LA: From afar and on the internet, yes, but a lot of what I am trying to say with my work is “have a closer look.”  Nothing is as it seems, and we tend to go through images so quickly these days, I enjoy that people at first glance think that one thing is true, but upon further focus, find a completely different truth.  I feel when things like that happen, it is the work speaking to you, and I”ve really wanted to spin that misconception into a conceptual component of the work itself.  The way I have been developing this is by rephotographing certain photographs/ paintings from the computer screen to create a pixelated effect.  When the weave is complete it looks blurry or low res even though it is printed at hi-res.  It messes with my head visually, but it also says a lot about the state of photography these days, with the prevalence of phone cameras and appropriation of captured images.

LZ: You have a new show that opened February 26th at Castor Gallery on the Lower East Side, can you tell us a bit about “Fractal Realities”? 

LA: “Fractal Realities” is kind of a glimpse into my world. I”ve spent a lot of time in my own head. Nose in a book or eyes on the movie screen, eyes open but daydreaming of a different world–I also have a very active dream life which has been effecting my waking world for some years now. So “Fractal Realities” is kind of a bunch of windows to alternate lives I am living at any given moment. It also tries to exemplify the liminal spaces we encounter between being asleep and awake or between life and death.

LZ: Has “Fractal Realities” differed from your past work? 

LA: A bit, both structurally and conceptually. Mostly  it is my process that has evolved and I have incorporated new materials and sculptural elements into my work. With this show, each piece has an element of nature juxtaposed with a photographed painted work of my own, but they also are the simultaneous existence of a series of moments that I have experienced in this life or another. The subject matter is vastly more abstract, and I have incorporated new techniques and levels of deconstruction/reconstruction into the work. I kind of am using the new techniques to allude to what I want to do next with my work, which goes more into process and deconstruction while working on a more abstract level with a longer vision for the outcome–meaning works that take me longer to produce with even more crazy attention to detail.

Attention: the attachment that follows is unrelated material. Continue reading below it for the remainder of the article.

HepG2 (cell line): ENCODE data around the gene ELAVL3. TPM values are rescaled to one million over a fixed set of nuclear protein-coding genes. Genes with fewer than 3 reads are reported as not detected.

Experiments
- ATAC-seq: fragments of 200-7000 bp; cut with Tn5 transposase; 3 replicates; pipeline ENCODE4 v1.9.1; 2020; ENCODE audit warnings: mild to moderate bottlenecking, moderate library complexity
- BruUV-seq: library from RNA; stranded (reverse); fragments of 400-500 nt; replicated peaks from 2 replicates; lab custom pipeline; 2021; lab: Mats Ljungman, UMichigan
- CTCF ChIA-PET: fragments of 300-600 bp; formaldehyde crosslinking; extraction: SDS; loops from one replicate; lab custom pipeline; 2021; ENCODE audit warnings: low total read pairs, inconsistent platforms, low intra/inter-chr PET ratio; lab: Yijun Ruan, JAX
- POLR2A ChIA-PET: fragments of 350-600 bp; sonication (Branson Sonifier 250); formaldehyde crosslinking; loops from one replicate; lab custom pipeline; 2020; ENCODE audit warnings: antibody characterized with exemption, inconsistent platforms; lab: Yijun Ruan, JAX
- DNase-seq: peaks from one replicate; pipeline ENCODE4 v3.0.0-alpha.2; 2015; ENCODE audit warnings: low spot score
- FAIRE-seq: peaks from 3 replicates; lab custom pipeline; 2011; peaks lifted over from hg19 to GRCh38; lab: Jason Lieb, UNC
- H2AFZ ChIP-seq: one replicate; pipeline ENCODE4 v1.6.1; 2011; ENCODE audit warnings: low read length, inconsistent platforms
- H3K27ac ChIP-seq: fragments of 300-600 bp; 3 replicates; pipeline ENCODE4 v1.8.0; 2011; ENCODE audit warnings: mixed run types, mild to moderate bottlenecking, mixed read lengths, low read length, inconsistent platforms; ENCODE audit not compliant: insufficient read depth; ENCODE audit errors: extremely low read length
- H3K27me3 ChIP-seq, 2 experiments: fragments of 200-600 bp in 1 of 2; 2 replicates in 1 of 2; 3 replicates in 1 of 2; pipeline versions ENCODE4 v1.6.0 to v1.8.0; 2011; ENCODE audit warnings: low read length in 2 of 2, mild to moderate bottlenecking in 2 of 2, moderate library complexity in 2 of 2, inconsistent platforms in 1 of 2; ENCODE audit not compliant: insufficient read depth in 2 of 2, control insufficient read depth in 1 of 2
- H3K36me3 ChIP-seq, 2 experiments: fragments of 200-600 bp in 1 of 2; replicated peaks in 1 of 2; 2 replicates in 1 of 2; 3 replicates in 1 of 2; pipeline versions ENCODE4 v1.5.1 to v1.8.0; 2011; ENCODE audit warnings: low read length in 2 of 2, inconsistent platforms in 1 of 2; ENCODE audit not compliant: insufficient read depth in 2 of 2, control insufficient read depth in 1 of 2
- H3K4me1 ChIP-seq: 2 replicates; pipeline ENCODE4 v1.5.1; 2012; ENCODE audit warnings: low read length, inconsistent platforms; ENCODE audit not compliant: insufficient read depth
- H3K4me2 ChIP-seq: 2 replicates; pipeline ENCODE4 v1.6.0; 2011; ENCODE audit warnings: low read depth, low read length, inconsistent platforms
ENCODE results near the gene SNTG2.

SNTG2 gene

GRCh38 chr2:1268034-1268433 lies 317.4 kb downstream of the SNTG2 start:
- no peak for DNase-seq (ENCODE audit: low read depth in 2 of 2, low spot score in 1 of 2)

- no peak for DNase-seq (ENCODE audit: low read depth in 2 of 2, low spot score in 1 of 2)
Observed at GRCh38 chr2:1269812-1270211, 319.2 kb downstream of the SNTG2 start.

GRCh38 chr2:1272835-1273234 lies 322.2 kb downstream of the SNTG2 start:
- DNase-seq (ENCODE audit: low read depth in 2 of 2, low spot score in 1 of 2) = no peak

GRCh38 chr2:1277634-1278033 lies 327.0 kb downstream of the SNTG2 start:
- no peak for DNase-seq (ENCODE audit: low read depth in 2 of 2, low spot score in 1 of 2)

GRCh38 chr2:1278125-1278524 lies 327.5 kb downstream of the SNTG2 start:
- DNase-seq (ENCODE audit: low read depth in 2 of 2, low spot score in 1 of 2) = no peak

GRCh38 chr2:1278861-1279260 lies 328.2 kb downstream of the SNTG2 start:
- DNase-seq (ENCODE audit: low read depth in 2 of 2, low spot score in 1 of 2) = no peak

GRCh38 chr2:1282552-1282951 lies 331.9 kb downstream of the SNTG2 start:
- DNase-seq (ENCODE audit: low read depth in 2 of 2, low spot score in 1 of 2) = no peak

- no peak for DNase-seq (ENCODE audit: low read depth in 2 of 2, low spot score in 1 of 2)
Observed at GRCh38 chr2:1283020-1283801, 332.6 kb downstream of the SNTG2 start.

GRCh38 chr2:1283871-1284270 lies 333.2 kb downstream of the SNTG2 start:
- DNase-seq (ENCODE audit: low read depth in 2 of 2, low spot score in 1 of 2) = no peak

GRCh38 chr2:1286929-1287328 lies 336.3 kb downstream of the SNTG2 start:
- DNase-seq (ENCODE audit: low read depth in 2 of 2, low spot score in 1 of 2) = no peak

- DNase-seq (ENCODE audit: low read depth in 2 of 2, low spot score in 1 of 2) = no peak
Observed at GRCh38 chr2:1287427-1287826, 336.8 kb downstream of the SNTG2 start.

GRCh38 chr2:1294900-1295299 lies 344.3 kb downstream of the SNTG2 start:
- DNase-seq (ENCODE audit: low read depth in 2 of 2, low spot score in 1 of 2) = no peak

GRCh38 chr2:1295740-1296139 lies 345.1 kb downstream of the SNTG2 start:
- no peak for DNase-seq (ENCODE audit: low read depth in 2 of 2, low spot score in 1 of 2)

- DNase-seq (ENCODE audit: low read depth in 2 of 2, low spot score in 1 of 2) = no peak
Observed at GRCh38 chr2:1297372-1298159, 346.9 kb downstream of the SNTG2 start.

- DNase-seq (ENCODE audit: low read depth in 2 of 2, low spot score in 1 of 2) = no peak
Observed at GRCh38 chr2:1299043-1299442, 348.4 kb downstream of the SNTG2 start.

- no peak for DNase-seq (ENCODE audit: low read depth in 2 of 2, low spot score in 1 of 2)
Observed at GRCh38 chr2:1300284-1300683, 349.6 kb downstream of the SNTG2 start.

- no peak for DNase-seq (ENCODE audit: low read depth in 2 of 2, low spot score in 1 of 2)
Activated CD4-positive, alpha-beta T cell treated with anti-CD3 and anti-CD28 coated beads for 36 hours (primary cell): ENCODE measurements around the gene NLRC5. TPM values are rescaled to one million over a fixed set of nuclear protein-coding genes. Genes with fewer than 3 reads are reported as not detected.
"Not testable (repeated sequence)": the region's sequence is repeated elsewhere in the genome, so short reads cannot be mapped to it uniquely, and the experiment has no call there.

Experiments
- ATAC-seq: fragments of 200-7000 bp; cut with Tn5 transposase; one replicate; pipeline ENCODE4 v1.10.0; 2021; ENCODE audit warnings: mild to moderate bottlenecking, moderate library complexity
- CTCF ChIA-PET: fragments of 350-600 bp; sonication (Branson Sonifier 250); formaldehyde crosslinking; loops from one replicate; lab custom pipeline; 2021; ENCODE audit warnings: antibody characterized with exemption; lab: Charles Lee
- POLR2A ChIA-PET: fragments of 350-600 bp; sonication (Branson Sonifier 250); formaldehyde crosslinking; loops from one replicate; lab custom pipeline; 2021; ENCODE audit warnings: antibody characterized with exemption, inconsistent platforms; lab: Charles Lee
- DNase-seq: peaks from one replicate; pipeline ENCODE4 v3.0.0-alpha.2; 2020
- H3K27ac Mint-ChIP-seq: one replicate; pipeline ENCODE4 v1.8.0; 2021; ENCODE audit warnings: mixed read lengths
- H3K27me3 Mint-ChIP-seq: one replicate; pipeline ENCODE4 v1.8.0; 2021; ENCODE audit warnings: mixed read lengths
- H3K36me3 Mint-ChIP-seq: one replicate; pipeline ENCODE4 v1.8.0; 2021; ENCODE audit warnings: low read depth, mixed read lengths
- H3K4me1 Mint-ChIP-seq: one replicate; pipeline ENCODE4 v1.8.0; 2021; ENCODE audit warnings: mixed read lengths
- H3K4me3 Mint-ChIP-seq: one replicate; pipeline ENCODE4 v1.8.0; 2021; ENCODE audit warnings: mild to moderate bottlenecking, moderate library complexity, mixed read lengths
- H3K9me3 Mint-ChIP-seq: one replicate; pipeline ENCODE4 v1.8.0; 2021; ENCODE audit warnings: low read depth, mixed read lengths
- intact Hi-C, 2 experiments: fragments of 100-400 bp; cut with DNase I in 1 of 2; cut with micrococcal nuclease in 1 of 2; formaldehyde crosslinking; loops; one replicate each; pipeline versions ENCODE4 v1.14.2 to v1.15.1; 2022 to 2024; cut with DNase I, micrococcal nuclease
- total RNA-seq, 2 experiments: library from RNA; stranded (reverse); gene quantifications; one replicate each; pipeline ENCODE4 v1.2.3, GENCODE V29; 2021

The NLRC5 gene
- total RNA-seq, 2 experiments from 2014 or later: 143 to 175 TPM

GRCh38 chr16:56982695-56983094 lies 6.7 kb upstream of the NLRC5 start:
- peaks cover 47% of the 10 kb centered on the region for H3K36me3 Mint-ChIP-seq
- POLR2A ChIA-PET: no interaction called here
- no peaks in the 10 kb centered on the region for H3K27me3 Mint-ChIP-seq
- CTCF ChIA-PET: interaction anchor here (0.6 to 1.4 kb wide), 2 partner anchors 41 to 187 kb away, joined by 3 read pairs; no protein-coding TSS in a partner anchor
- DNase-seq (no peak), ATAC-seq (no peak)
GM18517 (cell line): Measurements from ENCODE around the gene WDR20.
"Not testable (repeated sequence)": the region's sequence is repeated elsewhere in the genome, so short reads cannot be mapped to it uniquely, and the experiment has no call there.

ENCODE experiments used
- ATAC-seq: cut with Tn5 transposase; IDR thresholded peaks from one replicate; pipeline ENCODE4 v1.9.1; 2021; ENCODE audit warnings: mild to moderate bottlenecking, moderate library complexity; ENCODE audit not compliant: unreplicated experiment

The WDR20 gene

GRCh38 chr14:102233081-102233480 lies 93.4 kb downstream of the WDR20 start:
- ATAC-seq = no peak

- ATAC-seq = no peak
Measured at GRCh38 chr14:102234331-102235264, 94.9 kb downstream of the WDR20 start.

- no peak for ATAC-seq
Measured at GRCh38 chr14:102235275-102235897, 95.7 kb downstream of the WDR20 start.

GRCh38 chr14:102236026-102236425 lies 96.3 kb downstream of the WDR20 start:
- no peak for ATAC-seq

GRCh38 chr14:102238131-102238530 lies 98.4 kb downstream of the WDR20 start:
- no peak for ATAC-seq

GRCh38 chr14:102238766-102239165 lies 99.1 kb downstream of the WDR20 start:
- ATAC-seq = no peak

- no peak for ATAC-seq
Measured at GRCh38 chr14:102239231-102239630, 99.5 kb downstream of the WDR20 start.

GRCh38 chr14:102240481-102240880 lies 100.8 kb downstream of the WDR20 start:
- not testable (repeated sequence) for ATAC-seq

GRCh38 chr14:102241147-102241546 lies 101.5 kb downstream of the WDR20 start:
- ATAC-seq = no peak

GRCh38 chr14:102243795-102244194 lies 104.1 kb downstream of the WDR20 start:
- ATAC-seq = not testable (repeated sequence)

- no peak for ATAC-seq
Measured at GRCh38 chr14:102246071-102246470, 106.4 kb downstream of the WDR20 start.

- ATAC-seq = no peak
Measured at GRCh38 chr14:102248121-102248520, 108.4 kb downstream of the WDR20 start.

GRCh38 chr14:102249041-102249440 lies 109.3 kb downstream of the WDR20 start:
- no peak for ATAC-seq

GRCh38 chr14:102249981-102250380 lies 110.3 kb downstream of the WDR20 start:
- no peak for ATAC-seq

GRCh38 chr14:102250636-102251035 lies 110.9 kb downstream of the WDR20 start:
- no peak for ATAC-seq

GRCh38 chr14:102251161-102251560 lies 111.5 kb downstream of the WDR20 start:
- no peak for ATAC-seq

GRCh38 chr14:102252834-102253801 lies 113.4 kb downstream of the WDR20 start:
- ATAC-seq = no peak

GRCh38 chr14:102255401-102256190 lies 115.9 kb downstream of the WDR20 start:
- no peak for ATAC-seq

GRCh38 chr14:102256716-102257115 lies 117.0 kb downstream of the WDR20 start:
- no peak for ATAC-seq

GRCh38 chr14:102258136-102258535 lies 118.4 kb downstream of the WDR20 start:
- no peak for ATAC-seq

LZ: What are you inspired by? 

LA: Usually riding the subway inspires me, going within my own mind, down the deepest well, flashing lights, the composition of a shape of space where paint is peeling in the subway–specifically this one spot on the D train by MOMA. Basically the random compositions I find throughout this city and the world visually and literally.  I”m constantly amazed, but what I observe of this world and am seriously into is space, time, science, science fiction, metaphysical theories, etc. Other people”s art also inspires me. Though sometimes I can”t tell you the artists” name, I am constantly taking in what other people have made and are making and try to understand my attraction or distaste with their work and its interplay with its surroundings and time.

LZ: What’s next?

LA: A longer process, more deconstruction and reconstruction. I”m interested in working on multiple large scale pieces that, once woven, will be cut down, burned or ripped apart into smaller pieces, for them to build a larger composition. With this last show I incorporated new materials (wire, thread, crystals etc) into the framed works and want to continue to explore new materials and new types of papers. I want to continue to explore sculptural forms and break out of the framed arena, focusing more on transformative, immersive installations and pieces that pull you into alternate states of being, if only for a moment. I also see that my color palate is changing, and really want to make a very dark work- something I have been thinking about for a long time. That will probably be the first thing I sink into after this show. But first I will need to paint and photograph for a few weeks to build up my photo archive again, for this new thing I am seeing.

Lala Abaddon is a Brooklyn based artist working in hand woven photographs.


Lala Abaddon”s Official Site

Written by Lori Zimmer

All Images Courtesy of Lala Abaddon

Design by Mina Darius


All Images Courtesy of Lala Abaddon